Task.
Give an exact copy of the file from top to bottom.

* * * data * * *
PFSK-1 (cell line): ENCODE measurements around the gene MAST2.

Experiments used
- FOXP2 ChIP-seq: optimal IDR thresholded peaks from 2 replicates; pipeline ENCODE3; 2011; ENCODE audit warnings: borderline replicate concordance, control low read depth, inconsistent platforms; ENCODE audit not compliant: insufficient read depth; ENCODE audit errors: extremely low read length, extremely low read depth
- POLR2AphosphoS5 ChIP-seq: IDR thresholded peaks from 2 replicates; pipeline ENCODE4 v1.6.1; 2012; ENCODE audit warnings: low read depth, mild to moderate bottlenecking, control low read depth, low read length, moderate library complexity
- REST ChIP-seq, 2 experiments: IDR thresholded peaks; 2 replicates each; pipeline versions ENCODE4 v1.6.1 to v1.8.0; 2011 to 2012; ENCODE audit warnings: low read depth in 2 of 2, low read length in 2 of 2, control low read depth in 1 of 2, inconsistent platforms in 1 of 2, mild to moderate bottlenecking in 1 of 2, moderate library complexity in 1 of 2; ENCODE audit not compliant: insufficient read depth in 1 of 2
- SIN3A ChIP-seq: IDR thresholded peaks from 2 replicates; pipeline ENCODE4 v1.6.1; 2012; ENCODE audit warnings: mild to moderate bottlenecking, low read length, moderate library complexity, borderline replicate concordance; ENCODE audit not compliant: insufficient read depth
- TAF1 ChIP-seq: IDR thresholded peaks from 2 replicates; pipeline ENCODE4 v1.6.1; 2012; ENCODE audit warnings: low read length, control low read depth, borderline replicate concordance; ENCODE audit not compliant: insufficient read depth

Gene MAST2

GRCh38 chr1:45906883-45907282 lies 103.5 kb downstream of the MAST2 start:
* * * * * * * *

PFSK-1 (cell line): ENCODE measurements around the gene MAST2.

Experiments used
- FOXP2 ChIP-seq: optimal IDR thresholded peaks from 2 replicates; pipeline ENCODE3; 2011; ENCODE audit warnings: borderline replicate concordance, control low read depth, inconsistent platforms; ENCODE audit not compliant: insufficient read depth; ENCODE audit errors: extremely low read length, extremely low read depth
- POLR2AphosphoS5 ChIP-seq: IDR thresholded peaks from 2 replicates; pipeline ENCODE4 v1.6.1; 2012; ENCODE audit warnings: low read depth, mild to moderate bottlenecking, control low read depth, low read length, moderate library complexity
- REST ChIP-seq, 2 experiments: IDR thresholded peaks; 2 replicates each; pipeline versions ENCODE4 v1.6.1 to v1.8.0; 2011 to 2012; ENCODE audit warnings: low read depth in 2 of 2, low read length in 2 of 2, control low read depth in 1 of 2, inconsistent platforms in 1 of 2, mild to moderate bottlenecking in 1 of 2, moderate library complexity in 1 of 2; ENCODE audit not compliant: insufficient read depth in 1 of 2
- SIN3A ChIP-seq: IDR thresholded peaks from 2 replicates; pipeline ENCODE4 v1.6.1; 2012; ENCODE audit warnings: mild to moderate bottlenecking, low read length, moderate library complexity, borderline replicate concordance; ENCODE audit not compliant: insufficient read depth
- TAF1 ChIP-seq: IDR thresholded peaks from 2 replicates; pipeline ENCODE4 v1.6.1; 2012; ENCODE audit warnings: low read length, control low read depth, borderline replicate concordance; ENCODE audit not compliant: insufficient read depth

Gene MAST2

GRCh38 chr1:45906883-45907282 lies 103.5 kb downstream of the MAST2 start: